Guest Editorial eucrim 1/2014
When the Union prepares itself to negotiate and adopt new strategic guidelines on the basis of Art. 68 TFEU, probably already in June 2014, it could be useful to consider what the Union should do for the development of its criminal policy (provided it could be said the Union has one). Looking back on the development of the EU criminal law since the entry into force of the Treaty of Amsterdam on 1 May 1999, some useful conclusions can be drawn.
Firstly, the EU criminal law is a very recent phenomenon in the development of EU law in general. It was only with the Treaty of Amsterdam that the Union equipped itself with the legal instruments to begin a process of approximation and more substantial cooperation. According to the Treaty, Decisions and Framework Decisions were binding, although they could not have direct effect. It still took several years for the Court of Justice to explain what the legal effects of Framework Decisions were (indirect effect according to the Pupino doctrine).
Secondly, in the ten and a half years that the Amsterdam Treaty has been in force, the output of the Council was impressive. Some 35 Framework Decisions and a few Directives were negotiated and adopted, about 20 Decisions were taken, and close to ten international agreements were made on the basis of Art. 24/38 TEU (Amsterdam). Most of these instruments were concluded on the basis of unanimity between 15 and later 25/27 Member States.
Thirdly, the quality of some of the instruments adopted could sometimes be questioned − with exceptions, and exceptions to the exceptions, and yet again further exceptions. A typical example is the European Evidence Warrant, which is one of the prime examples of poor legislation during this time.
Fourthly, the Union could have been ashamed of itself for the lack of democratic legitimacy in adopting instruments without the actual involvement of elected parliamentarians. This was not the fault of the Union though, but the fault of the many Member States that did not involve national parliaments in the adoption process. The cursory way in which the European Parliament was treated could, however, be attributed to the Union institutions.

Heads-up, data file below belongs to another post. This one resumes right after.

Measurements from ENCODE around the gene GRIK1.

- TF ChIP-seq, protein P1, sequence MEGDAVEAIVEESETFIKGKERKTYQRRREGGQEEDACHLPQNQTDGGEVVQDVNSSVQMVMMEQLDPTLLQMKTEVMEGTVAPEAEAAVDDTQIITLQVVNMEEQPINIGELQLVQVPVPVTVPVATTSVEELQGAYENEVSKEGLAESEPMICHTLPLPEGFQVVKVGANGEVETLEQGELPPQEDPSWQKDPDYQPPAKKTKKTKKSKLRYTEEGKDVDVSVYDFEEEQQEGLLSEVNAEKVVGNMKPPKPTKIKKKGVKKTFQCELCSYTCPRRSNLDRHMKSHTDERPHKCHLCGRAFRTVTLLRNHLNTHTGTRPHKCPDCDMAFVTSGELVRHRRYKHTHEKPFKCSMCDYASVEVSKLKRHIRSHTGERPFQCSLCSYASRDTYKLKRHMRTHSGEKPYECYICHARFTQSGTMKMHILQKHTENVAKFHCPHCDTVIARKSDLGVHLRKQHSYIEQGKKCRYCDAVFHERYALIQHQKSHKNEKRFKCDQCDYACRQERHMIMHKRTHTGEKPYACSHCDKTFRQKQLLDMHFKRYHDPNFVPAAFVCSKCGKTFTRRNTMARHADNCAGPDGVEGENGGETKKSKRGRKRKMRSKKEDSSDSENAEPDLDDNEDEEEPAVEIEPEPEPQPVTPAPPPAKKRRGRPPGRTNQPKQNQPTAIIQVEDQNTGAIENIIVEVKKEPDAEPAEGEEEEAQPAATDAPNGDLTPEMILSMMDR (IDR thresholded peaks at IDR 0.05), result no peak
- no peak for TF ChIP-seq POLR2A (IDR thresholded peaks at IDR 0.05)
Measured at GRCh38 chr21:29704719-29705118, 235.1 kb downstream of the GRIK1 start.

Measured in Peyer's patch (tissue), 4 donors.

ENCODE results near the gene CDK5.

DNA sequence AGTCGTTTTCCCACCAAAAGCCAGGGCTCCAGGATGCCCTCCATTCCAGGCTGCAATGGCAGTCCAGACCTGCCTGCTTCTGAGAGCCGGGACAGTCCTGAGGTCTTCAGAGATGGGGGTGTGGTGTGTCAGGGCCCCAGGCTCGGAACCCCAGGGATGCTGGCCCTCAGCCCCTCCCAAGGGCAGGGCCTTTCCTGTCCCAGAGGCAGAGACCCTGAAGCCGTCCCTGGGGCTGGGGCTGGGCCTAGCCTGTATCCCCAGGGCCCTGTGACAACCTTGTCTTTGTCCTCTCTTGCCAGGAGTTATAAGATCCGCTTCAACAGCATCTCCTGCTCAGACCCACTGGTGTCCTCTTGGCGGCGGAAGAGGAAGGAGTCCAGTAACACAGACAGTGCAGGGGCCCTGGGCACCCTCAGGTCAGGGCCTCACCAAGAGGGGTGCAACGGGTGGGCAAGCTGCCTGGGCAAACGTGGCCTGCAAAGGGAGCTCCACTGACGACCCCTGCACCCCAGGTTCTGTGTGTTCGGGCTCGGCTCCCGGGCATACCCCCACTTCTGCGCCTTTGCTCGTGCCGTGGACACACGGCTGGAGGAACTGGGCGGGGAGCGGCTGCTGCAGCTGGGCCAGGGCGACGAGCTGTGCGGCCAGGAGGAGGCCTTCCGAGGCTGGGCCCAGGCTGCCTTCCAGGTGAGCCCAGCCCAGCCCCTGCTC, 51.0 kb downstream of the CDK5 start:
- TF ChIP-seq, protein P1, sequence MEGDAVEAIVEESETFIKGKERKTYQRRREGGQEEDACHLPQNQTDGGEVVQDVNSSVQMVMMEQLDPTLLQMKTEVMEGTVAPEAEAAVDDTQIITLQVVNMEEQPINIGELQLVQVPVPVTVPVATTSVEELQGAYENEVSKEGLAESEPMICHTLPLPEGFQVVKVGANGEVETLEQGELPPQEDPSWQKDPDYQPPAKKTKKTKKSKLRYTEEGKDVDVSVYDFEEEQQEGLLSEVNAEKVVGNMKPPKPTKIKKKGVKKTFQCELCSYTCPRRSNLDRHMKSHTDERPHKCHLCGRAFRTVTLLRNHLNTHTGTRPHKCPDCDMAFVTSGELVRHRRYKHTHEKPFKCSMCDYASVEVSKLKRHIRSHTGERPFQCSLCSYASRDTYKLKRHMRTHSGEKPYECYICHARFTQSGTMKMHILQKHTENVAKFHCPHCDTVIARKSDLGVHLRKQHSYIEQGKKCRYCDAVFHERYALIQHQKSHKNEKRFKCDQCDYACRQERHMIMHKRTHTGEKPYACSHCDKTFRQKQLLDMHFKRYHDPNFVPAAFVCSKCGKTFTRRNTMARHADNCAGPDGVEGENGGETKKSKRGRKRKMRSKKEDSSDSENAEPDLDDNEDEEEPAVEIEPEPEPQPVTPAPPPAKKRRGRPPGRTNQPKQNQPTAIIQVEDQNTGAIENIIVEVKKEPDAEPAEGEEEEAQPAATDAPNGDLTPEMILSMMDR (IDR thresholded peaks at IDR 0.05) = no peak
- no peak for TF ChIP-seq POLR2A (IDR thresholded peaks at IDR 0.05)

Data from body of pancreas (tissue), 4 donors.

Fifthly, another problem in this period was the lack of implementation of Decisions and Framework Decisions already taken. Pacta sunt servanda did not seem to apply to the Ministries of Justice. One can observe that the five-year transition period of the Lisbon Treaty is now bearing its fruits and that a number of Member States are implementing, in particular, the many mutual recognition instruments negotiated during this period. There is, however, a fully logical explanation to the lack of implementation: in many Ministries, the responsibility for implementing legislation lies with the same persons/units that negotiated the instruments in question. This means that when an instrument has been negotiated, the negotiators then move on to a new negotiation instead of concentrating on the implementation process. It is a well-known fact that many Ministries of Justice are lacking resources.
Ultimately, a discrepancy can be observed between the programmes that were adopted, the political discourse of our leaders, and the reality of the negotiations − the challenge was (and still is) the usual protection of national law and the belief that one’s own legislation was/is the most perfect one. Moreover, the enlargement of the Union meant that the necessary mutual trust between legislators and negotiators, rightly or wrongly so, suffered a serious dent that may still take years to repair.
These conclusions and how to develop criminal policy in the future is the topic of a longer contribution in this edition of eucrim.